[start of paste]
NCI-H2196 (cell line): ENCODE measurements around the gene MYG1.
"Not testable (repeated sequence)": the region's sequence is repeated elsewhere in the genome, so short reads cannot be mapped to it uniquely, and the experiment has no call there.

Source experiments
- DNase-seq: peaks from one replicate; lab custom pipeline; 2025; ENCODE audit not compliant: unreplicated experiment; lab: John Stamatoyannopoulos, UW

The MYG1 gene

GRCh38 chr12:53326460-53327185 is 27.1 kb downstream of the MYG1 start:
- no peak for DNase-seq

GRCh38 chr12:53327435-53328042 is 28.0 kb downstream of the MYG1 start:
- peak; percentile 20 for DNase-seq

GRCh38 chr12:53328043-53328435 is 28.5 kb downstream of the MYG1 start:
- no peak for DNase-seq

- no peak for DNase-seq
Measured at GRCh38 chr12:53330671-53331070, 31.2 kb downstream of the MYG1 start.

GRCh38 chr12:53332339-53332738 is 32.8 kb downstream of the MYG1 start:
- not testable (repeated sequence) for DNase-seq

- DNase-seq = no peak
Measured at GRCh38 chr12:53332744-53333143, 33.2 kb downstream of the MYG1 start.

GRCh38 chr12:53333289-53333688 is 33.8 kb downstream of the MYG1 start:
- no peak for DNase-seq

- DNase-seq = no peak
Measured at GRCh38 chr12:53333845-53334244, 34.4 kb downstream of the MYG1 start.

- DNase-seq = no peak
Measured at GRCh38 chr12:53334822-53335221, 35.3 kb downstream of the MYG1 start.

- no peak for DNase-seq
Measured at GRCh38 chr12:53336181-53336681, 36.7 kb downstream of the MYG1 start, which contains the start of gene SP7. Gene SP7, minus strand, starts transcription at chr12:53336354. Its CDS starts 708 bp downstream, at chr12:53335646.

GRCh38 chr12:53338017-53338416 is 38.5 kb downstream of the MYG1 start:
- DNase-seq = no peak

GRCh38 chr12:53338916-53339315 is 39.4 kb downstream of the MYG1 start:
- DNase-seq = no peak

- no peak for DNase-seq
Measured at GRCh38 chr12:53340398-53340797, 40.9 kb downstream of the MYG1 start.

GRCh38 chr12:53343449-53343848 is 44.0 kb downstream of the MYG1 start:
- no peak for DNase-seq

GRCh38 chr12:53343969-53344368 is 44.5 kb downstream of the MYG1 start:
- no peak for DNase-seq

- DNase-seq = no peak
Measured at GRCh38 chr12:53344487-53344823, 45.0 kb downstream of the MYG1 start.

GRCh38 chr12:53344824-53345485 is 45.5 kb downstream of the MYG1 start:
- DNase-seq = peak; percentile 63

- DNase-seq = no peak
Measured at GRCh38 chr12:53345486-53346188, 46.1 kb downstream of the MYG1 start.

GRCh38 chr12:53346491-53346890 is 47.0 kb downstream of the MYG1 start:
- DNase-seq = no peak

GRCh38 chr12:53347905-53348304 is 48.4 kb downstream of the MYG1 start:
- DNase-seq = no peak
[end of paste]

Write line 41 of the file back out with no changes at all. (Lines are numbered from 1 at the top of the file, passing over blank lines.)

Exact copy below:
Measured at GRCh38 chr12:53345486-53346188, 46.1 kb downstream of the MYG1 start.